“It was a moment of transition and Ali is really at the forefront of this transition, as is Malcolm,” Boyd said. “They’re changing the way the world saw the Black man.”
The documentary shows Ali in the 1960s proclaiming: “I’m free to be what I wanna be and think what I wanna think.”
Malcolm X boldly critiqued the dominance of white society in a way that made many whites and even some Blacks uncomfortable. “By nature he is evil,” Malcolm X said in an archival clip, referencing the white man.
One person the documentary got to interview that Smith did not: Muhammad Ali’s younger brother Rahman Ali, who recalled Malcolm X himself. “He had that air about him,” the younger Ali said. “It was divine. The electricity that came from his body was sacred.”
Smith called Ali’s brother a compelling interview and his voice and intonations evoke his brother, who lost his ability to vocalize his thoughts with the bravado of yore once Parkinson’s disease set in.
The daughters of both men also received plenty of airtime and are passionate and eloquent.
“Having that level of intimacy on film is hard to replicate in a book,” Smith said.
In 1964, Malcolm X sharply critiqued the behavior of Nation of Islam leader Elijah Muhammad and was booted from the organization. Ali sided with Muhammad and disavowed Malcolm X.
“Some viewers will be surprised how vengeful and vindictive Ali was after Malcolm was murdered,” Smith said. “He declared him the enemy.”
Only years later did Ali begin to regret the estrangement. Smith thinks the daughters of both men made him shift his thinking.
“Those young women forced him to confront part of his past,” Smith said.
Smith said the best interview he got for his book was “Captain” Sam Saxon, who ran a mosque in Miami in the early 1960s while Clay was training there for a boxing match and introduced Clay to Malcolm X. While doing research for the book seven years ago, Smith knew Saxon was still alive but was having trouble tracking him down.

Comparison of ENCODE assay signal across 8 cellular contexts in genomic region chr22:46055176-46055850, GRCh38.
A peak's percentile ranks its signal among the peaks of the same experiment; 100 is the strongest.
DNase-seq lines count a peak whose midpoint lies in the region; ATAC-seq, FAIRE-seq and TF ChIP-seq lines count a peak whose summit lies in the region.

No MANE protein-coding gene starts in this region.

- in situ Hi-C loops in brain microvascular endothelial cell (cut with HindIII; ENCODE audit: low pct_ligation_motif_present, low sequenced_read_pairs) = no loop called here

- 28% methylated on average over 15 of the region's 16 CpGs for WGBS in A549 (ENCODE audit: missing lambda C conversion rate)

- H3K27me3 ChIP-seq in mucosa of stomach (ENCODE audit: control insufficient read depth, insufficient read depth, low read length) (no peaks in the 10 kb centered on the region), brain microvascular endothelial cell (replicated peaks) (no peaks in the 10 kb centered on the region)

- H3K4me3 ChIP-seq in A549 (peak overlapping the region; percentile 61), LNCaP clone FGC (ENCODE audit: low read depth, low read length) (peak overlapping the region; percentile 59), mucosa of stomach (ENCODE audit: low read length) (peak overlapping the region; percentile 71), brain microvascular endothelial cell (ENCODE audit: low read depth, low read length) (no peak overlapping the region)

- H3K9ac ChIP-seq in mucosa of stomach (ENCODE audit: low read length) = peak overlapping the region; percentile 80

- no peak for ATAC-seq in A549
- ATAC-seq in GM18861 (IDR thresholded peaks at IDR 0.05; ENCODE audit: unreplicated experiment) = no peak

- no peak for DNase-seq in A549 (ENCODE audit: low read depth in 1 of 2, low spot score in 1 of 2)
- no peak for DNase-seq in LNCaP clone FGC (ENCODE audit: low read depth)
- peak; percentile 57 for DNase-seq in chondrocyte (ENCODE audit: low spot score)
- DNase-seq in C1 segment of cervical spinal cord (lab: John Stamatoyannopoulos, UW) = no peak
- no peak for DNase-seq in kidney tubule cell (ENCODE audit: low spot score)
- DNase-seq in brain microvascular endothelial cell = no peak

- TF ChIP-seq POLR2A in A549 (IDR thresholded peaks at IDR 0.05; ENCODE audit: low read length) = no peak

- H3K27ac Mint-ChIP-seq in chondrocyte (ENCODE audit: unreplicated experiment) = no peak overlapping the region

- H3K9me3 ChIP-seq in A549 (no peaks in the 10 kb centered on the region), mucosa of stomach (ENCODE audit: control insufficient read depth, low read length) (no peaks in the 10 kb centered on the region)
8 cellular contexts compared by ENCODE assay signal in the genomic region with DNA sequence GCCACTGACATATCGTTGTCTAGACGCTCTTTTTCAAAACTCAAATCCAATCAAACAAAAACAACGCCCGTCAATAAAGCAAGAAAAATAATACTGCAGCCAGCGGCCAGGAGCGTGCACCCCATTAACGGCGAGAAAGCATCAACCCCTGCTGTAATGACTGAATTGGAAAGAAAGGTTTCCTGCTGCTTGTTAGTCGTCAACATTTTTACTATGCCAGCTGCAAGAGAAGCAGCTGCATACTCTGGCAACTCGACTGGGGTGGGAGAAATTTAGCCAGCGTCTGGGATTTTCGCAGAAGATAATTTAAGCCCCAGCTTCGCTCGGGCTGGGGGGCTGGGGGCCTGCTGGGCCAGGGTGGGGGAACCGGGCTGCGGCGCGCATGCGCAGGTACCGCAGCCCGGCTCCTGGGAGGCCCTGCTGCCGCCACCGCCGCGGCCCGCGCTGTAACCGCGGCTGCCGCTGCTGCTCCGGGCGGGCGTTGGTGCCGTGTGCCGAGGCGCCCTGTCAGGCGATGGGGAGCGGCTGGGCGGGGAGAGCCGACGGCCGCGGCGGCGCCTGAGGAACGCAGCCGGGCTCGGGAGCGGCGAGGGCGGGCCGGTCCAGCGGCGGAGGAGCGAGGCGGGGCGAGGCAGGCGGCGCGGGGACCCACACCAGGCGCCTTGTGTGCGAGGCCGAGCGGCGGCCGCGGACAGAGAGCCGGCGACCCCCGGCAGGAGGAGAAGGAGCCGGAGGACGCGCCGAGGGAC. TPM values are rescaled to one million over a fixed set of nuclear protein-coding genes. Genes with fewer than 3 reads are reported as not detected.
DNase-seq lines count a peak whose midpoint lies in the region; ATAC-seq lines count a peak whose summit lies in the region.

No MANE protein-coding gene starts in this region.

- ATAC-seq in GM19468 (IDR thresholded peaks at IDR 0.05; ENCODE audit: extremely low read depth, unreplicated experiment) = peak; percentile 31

By pure coincidence, Smith was flying to a friend’s wedding in Detroit and was sitting at a gate at Hartsfield-Jackson Atlanta International Airport when he saw a man in a wheelchair wearing a glistening ring with “ALI” embossed on it. Smith quickly figured out it was Saxon.
Smith introduced himself and said, “I’ve been looking all over for you.”
Saxon replied: “That’s what they call divine intervention, my brother.”
Saxon was there when Clay defeated Sonny Liston in Miami and decided to change his name to Ali. “He told us many stories he hadn’t told before,” Smith said.
Smith and Roberts also sifted through thousands of pages of FBI documents. While the FBI didn’t follow Ali, they did track both Malcolm X and Muhammad so Ali would show up. For a time, he hid his relationship with the Nation of Islam, fearful it would jeopardize his chances of winning the heavyweight title.
The film and the book try to be fair to both men, revealing both their flaws and strengths, Smith said.
“It’s important we don’t whitewash or sanitize our heroes,” he said, noting how Ali was deified by the time he lit the Olympic torch at the 1996 Atlanta Olympics. (Ali died in 2016.)
“By that time Ali was robbed of his greatest gift: his voice,” Smith said. “That silence was filled by corporations and Hollywood that changed the way we looked at him.”
“Blood Brothers: Malcolm X and Muhammad Ali,” available on Netflix Sept. 9.
The New York Times